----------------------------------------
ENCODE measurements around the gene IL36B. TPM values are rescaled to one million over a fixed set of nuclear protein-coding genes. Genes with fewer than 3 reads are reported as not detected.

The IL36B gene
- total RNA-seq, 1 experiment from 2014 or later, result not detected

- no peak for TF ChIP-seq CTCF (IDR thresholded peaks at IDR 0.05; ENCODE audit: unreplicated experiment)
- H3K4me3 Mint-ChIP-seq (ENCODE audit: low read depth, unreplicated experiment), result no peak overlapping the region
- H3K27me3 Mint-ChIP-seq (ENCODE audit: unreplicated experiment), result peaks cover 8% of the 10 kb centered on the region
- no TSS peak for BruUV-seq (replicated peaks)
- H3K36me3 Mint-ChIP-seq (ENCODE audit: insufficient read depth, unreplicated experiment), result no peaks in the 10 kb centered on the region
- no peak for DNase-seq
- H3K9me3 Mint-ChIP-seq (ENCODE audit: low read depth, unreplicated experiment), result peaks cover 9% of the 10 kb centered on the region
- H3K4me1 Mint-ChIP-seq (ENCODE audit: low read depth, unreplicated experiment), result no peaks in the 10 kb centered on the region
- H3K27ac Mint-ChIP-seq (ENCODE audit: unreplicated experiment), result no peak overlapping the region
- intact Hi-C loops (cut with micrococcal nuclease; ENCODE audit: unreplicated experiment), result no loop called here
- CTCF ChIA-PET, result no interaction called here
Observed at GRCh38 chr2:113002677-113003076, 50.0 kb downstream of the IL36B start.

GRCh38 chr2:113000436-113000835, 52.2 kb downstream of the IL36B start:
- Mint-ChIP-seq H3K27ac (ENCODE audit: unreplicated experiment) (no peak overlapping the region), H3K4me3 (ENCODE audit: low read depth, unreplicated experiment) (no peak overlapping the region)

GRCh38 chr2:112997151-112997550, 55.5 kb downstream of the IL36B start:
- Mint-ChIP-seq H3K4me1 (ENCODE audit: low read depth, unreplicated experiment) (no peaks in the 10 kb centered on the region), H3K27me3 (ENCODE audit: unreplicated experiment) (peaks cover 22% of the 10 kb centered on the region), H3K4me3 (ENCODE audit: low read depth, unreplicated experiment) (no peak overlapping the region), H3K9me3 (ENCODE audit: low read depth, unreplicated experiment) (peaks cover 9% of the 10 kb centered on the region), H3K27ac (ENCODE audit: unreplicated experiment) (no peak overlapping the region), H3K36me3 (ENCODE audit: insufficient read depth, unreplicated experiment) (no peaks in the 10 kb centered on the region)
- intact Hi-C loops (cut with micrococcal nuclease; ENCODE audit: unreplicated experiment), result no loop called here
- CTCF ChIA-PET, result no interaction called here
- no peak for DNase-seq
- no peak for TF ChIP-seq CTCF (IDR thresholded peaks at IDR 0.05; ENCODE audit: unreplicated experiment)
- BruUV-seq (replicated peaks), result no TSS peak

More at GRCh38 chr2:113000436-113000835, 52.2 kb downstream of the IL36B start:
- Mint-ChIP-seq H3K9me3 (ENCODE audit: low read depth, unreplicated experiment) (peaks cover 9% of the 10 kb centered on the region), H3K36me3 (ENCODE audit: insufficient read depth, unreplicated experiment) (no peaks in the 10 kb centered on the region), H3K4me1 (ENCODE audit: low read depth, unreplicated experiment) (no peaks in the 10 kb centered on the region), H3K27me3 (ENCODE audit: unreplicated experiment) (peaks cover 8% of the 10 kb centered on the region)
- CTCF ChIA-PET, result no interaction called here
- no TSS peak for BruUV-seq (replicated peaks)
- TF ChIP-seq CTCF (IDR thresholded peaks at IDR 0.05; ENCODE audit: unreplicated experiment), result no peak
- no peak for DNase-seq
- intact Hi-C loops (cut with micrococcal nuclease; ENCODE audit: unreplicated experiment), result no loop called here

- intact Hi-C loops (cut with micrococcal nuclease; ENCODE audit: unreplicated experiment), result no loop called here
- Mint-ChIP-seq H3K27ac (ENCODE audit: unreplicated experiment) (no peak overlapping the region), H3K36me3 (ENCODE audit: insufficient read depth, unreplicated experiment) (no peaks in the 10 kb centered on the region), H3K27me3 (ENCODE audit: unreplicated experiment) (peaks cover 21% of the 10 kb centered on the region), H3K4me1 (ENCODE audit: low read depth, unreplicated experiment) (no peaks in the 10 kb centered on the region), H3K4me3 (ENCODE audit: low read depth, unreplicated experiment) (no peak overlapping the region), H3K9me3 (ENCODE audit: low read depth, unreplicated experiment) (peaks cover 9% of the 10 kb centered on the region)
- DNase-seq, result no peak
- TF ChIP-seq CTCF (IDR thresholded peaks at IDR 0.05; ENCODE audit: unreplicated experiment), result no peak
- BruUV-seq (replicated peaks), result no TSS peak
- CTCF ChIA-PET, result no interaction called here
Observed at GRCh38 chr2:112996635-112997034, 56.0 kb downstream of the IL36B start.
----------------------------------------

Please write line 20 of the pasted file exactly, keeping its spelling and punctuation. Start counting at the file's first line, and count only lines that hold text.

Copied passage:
- intact Hi-C loops (cut with micrococcal nuclease; ENCODE audit: unreplicated experiment), result no loop called here